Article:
What the independent Canadian courts are likely to do with the extradition request may be another matter. Without detailed knowledge of the case presented, prediction is always hazardous but it is unlikely that the request will fail, although some able Canadian lawyers may argue that the matter is “political” rather than legal and therefore inappropriate for extradition. I felt confident that bail would be granted with restrictions on Ms. Meng’s activities since bail was granted to Mr. Lai Changxing of China after he illegally fled to Canada to avoid, at least for many years, being prosecuted in China for being allegedly the greatest smuggler in Chinese history!

What I find attractive in the Canadian Huawei case is the attention it has directed not only to the extraterritorial application of criminal law but also to extradition treaties and relevant domestic legislation, procedures and court adjudication as well as related problems of rendition, deportation, repatriation and ad hoc interstate negotiations that increasingly confront China, the U.S. and others. Hong Kong and Taiwan also struggle with these issues in relation to Beijing.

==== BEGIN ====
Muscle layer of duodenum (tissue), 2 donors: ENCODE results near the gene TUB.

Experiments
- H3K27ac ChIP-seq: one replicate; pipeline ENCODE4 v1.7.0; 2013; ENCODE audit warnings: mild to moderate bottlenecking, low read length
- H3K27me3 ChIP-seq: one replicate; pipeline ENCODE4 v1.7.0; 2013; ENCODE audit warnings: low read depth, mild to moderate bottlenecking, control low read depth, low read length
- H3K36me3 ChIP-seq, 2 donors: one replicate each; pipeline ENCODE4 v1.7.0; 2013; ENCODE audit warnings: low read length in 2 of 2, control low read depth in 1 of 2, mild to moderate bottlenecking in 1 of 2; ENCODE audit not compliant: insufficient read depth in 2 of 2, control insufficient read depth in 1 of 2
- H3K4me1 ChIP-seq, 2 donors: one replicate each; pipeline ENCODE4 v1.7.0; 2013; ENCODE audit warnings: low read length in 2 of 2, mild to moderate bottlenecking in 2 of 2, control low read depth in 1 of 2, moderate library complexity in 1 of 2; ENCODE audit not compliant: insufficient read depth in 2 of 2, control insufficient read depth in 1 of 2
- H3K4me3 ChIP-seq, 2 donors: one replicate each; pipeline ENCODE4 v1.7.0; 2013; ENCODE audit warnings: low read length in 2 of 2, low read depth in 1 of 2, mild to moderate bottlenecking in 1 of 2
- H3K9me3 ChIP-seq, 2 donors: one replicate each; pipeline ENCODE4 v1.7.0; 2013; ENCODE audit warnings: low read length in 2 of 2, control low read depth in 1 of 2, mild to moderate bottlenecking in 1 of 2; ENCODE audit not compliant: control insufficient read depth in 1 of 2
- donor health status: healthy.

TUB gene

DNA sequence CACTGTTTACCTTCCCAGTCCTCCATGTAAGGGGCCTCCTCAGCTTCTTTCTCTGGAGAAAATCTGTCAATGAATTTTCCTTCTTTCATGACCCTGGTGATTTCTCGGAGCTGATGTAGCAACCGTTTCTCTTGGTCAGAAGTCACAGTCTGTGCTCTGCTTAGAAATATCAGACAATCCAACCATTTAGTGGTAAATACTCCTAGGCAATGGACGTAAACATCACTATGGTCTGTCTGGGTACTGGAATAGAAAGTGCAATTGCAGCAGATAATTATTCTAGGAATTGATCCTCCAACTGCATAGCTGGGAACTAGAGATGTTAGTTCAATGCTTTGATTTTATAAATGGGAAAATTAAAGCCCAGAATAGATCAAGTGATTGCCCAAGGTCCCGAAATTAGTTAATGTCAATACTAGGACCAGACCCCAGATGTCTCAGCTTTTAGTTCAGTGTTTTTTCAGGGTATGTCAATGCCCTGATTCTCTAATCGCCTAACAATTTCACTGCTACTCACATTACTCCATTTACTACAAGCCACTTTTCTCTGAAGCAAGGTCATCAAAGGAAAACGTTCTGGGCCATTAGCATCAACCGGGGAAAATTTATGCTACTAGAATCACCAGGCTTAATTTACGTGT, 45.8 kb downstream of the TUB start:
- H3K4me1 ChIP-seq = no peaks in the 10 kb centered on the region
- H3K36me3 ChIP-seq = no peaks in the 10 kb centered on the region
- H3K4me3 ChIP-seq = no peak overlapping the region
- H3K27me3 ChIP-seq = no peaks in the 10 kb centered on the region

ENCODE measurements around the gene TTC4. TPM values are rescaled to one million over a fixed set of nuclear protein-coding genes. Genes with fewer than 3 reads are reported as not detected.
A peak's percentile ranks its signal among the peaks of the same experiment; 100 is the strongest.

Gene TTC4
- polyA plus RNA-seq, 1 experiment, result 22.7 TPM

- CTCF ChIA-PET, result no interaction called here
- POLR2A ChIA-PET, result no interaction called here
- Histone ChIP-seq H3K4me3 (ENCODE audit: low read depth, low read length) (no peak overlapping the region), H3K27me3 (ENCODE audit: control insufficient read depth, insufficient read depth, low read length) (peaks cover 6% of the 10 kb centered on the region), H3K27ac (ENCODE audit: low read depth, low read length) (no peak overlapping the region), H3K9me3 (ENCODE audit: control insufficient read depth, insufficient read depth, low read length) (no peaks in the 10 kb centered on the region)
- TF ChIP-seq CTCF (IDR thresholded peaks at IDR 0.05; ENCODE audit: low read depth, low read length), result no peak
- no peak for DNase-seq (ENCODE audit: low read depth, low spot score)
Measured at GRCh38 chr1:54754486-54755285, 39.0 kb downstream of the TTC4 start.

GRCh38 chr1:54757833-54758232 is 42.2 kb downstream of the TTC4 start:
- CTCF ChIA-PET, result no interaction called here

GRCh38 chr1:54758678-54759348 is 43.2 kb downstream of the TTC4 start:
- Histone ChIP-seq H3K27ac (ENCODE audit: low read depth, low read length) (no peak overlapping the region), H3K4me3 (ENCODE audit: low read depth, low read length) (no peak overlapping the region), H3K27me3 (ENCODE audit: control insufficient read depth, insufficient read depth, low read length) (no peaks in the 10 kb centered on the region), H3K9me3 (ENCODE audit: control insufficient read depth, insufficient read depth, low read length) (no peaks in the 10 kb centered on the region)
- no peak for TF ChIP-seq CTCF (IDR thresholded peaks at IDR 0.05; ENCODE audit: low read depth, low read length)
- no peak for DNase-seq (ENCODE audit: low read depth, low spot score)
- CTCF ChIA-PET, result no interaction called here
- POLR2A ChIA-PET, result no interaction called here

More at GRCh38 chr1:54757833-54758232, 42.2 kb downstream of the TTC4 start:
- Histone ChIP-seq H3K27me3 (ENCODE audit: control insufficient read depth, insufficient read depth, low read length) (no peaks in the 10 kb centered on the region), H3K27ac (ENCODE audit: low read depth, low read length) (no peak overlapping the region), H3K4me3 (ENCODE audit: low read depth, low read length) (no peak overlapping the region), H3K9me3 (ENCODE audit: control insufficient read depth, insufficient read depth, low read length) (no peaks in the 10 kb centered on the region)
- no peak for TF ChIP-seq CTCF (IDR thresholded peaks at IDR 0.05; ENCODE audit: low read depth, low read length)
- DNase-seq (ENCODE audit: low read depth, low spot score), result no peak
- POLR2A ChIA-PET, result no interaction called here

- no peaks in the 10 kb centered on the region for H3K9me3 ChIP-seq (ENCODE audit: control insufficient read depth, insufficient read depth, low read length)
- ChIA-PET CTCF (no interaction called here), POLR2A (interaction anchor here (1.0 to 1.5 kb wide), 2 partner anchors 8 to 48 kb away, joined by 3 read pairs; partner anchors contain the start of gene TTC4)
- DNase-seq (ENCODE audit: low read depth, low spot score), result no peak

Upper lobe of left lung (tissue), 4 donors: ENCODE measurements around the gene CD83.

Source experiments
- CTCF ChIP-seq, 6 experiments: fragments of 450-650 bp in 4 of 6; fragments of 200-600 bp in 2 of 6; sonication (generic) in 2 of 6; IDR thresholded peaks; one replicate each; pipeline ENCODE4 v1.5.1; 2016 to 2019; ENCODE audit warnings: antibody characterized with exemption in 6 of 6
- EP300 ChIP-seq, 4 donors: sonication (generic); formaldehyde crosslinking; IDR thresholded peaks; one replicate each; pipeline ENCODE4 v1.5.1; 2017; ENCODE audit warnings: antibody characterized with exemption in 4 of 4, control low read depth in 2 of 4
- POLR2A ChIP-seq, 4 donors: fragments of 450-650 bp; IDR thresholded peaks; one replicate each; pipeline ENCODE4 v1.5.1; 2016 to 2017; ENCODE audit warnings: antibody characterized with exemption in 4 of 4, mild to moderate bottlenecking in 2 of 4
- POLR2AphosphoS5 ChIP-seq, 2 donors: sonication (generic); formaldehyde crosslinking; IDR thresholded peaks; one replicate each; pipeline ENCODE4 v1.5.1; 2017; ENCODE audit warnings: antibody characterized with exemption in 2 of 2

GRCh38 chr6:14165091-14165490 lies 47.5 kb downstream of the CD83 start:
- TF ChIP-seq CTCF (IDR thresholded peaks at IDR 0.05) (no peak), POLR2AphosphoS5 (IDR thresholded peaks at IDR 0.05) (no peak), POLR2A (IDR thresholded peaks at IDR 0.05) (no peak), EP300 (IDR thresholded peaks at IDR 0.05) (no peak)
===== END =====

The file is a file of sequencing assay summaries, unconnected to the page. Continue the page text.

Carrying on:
Of course, the USG might have sought Meng’s extradition from China itself, even in the absence of a US-PRC extradition treaty. It is not necessary for two countries to have a bilateral extradition treaty in order to achieve extradition or a similar result such as through deportation. Informal negotiations often accomplish extradition or the equivalent goal. The US does have an extradition treaty with Hong Kong, where Ms. Meng undoubtedly spends a lot of time, but Beijing would plainly have ordered the Hong Kong Government to deny cooperation, as it did not long ago in a less important case, for the first time in the twenty-year history of  the US-HK agreement.

It is laughable that Global Times should call this lawful, official international process “hooliganism”. The PRC is notorious for real officially-authorized “hooliganism”. And now, in its retaliation against Canadian nationals in China, the PRC is again demonstrating its zest for abusing criminal justice!

Taiwan-Japanese Relations and a Rock!

By Jerome A. Cohen

Aerial view of Okinotorishima, Japan. (source:  国土交通省関東地方整備局 , Japan)

Aerial view of Okinotorishima, Japan. (source: 国土交通省関東地方整備局, Japan)